Written by Vasiliki Makri. This article is adapted with permission from Vasiliki’s (Fer)mental Greens blog

Bladderwrack is a seaweed that many of you may have seen on a beach walk. Attached to the stones on the shore, bladderwrack (also called fucus vesiculosus, black tang, rockweed, sea grape or bladder fucus) is an easily identifiable seaweed with toothed ends, a wiry tough stem and leaves that are a bit leathery. The leaves have round air bubbles on the end that give it the name bladderwrack. In young plants, these air bubbles are missing.

Bladderwrack seaweed on sandy beach
Photo by Wendy lost_penguin on Flickr.

These little brown algae have some really interesting medicinal properties. For instance, bladderwrack is very high in iodine and can be used in the treatment of thyroid problems. It also might have antidiabetic effects and people use it also for obesity, ageing skin and other conditions. Bladderwrack was first mentioned by the Greek physician Dioscorides in his “De Materia Medica”, where he recommended it for “gouty afflictions” and inflammation.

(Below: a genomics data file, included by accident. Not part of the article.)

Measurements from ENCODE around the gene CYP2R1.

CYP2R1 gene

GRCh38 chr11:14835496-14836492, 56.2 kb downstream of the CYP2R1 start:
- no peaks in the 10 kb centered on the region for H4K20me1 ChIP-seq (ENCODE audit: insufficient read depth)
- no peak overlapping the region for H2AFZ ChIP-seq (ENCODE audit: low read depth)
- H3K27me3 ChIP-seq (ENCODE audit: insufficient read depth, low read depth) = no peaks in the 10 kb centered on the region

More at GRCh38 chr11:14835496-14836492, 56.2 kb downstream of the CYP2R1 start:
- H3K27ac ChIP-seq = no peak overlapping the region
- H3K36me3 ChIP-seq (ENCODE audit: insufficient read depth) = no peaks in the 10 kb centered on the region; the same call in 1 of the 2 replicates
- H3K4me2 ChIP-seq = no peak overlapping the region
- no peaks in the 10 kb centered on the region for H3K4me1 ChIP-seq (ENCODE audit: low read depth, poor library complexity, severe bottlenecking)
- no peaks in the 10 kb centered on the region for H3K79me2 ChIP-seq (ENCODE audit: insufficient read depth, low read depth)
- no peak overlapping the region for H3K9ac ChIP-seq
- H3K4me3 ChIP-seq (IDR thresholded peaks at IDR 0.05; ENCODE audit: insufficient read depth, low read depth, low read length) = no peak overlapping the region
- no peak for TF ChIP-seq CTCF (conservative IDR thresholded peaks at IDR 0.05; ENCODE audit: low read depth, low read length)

Today bladderwrack is sold as a nutritional supplement. However care is needed when consumed because of the high iodine levels and also because it is an anticoagulant and should not be taken by anyone taking warfarin, or before a surgery.

In folklore, bladderwrack is a herb of protection especially for sailors, and it has also been used to predict the weather. It is said that if you hang the seaweed from a string and it dries out, then dry weather is afoot, whereas if it remains wet, there is rain coming. It is also a symbol for financial prosperity and some people keep it dried inside their purse or in the entrance of their home. And In Japanese folklore, bladderwrack was said to enhance a woman’s beauty and give her beautiful hair.

Bladderwrack has many interesting culinary uses as well. It is a great seaweed to dry as it is quite leathery and produces a crispy result that can be powdered and used as a seasoning in risottos, stews and salads. If fresh, it can be steamed or cooked as a side to seafood dishes. In the Channel Islands its smoke is used to dry bacon and fish, and in the Hebrides, cheeses are covered with the salty ashes while drying.

Visit https://fermentalgreens.com for a recipe for wild Lancashire winter miso made with bladderwrack, sea beet and wild radish.

Bladderwrack seaweed on rocks by the sea
Photo by Steve S.L.M. on Flickr.

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